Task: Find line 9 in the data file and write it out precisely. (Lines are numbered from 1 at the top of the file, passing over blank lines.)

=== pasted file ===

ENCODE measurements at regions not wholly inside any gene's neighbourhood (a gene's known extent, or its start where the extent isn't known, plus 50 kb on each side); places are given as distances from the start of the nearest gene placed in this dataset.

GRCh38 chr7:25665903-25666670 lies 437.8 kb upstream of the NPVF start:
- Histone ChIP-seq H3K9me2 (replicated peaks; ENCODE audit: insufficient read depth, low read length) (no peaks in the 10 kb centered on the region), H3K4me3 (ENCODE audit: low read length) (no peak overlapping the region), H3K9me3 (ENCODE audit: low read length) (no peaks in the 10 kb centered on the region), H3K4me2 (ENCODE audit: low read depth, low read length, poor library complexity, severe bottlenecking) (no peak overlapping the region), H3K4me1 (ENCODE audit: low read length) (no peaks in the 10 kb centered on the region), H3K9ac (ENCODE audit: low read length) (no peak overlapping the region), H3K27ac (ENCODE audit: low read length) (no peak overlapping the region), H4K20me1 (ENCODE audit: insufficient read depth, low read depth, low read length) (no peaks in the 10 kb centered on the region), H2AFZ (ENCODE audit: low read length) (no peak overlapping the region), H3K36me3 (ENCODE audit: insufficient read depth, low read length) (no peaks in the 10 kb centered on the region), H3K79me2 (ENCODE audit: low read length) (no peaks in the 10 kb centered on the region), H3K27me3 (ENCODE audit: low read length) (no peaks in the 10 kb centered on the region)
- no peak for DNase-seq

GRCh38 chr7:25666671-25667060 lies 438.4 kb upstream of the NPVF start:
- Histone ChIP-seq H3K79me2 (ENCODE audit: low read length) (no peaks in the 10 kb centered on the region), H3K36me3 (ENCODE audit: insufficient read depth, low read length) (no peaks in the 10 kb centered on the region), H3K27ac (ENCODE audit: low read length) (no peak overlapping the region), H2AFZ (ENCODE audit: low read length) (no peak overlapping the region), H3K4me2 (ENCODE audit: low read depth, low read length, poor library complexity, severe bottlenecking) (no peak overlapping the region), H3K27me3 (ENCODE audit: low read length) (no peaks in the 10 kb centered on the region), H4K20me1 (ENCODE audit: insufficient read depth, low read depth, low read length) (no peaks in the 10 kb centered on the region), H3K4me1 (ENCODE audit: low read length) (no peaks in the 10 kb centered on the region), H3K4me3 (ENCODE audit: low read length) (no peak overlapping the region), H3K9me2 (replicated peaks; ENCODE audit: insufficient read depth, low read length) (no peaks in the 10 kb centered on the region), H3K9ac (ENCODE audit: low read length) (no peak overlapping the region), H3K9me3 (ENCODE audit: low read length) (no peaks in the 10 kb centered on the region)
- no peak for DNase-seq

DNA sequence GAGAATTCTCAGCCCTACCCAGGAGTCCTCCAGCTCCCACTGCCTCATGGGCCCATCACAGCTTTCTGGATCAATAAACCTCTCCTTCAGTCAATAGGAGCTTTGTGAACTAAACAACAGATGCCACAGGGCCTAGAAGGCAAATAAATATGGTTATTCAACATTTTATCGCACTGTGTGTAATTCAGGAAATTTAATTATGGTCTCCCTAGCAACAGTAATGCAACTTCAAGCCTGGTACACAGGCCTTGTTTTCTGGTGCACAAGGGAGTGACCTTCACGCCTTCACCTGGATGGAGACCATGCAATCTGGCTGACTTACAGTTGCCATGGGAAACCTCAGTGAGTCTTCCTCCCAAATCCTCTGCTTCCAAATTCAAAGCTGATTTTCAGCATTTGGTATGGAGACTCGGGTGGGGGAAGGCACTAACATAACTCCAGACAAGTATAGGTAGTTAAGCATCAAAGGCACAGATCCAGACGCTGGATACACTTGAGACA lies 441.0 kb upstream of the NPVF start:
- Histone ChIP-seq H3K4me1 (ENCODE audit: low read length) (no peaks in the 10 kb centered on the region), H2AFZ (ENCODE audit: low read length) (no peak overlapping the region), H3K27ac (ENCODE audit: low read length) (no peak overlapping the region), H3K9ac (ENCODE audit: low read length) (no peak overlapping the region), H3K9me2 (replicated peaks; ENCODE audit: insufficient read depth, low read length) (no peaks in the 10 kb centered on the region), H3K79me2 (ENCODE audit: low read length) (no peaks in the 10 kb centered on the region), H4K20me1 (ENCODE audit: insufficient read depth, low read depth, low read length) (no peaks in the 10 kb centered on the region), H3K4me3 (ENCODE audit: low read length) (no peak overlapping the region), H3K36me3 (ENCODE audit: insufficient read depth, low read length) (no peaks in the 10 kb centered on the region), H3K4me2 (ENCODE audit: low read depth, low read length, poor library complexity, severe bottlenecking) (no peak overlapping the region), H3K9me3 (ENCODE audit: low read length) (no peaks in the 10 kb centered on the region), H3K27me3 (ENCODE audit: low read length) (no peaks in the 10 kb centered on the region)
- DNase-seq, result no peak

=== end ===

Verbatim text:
- Histone ChIP-seq H3K4me1 (ENCODE audit: low read length) (no peaks in the 10 kb centered on the region), H2AFZ (ENCODE audit: low read length) (no peak overlapping the region), H3K27ac (ENCODE audit: low read length) (no peak overlapping the region), H3K9ac (ENCODE audit: low read length) (no peak overlapping the region), H3K9me2 (replicated peaks; ENCODE audit: insufficient read depth, low read length) (no peaks in the 10 kb centered on the region), H3K79me2 (ENCODE audit: low read length) (no peaks in the 10 kb centered on the region), H4K20me1 (ENCODE audit: insufficient read depth, low read depth, low read length) (no peaks in the 10 kb centered on the region), H3K4me3 (ENCODE audit: low read length) (no peak overlapping the region), H3K36me3 (ENCODE audit: insufficient read depth, low read length) (no peaks in the 10 kb centered on the region), H3K4me2 (ENCODE audit: low read depth, low read length, poor library complexity, severe bottlenecking) (no peak overlapping the region), H3K9me3 (ENCODE audit: low read length) (no peaks in the 10 kb centered on the region), H3K27me3 (ENCODE audit: low read length) (no peaks in the 10 kb centered on the region)